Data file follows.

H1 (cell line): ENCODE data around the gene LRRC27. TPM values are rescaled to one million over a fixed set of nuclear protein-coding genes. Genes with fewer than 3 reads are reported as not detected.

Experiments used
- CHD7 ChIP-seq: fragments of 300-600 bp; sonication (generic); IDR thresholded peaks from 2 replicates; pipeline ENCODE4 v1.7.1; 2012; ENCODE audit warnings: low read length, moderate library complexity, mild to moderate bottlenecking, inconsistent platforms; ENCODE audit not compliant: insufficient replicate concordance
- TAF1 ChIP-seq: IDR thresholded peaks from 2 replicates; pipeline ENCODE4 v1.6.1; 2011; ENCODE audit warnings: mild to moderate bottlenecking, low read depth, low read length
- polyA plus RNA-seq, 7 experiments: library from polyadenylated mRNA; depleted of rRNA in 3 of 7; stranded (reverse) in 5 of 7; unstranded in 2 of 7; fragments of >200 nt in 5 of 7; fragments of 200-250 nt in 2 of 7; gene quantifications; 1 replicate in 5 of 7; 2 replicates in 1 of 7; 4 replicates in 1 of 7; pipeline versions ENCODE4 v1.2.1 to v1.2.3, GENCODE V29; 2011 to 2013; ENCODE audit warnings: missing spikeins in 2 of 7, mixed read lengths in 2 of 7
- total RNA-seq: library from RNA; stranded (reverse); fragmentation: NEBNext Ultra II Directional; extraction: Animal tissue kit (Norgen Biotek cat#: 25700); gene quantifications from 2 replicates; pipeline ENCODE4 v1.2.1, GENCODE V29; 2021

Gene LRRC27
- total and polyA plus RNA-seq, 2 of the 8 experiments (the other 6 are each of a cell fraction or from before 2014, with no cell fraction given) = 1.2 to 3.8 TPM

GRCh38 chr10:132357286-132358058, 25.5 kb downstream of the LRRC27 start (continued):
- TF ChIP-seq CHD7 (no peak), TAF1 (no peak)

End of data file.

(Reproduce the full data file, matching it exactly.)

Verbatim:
H1 (cell line): ENCODE data around the gene LRRC27. TPM values are rescaled to one million over a fixed set of nuclear protein-coding genes. Genes with fewer than 3 reads are reported as not detected.

Experiments used
- CHD7 ChIP-seq: fragments of 300-600 bp; sonication (generic); IDR thresholded peaks from 2 replicates; pipeline ENCODE4 v1.7.1; 2012; ENCODE audit warnings: low read length, moderate library complexity, mild to moderate bottlenecking, inconsistent platforms; ENCODE audit not compliant: insufficient replicate concordance
- TAF1 ChIP-seq: IDR thresholded peaks from 2 replicates; pipeline ENCODE4 v1.6.1; 2011; ENCODE audit warnings: mild to moderate bottlenecking, low read depth, low read length
- polyA plus RNA-seq, 7 experiments: library from polyadenylated mRNA; depleted of rRNA in 3 of 7; stranded (reverse) in 5 of 7; unstranded in 2 of 7; fragments of >200 nt in 5 of 7; fragments of 200-250 nt in 2 of 7; gene quantifications; 1 replicate in 5 of 7; 2 replicates in 1 of 7; 4 replicates in 1 of 7; pipeline versions ENCODE4 v1.2.1 to v1.2.3, GENCODE V29; 2011 to 2013; ENCODE audit warnings: missing spikeins in 2 of 7, mixed read lengths in 2 of 7
- total RNA-seq: library from RNA; stranded (reverse); fragmentation: NEBNext Ultra II Directional; extraction: Animal tissue kit (Norgen Biotek cat#: 25700); gene quantifications from 2 replicates; pipeline ENCODE4 v1.2.1, GENCODE V29; 2021

Gene LRRC27
- total and polyA plus RNA-seq, 2 of the 8 experiments (the other 6 are each of a cell fraction or from before 2014, with no cell fraction given) = 1.2 to 3.8 TPM

GRCh38 chr10:132357286-132358058, 25.5 kb downstream of the LRRC27 start (continued):
- TF ChIP-seq CHD7 (no peak), TAF1 (no peak)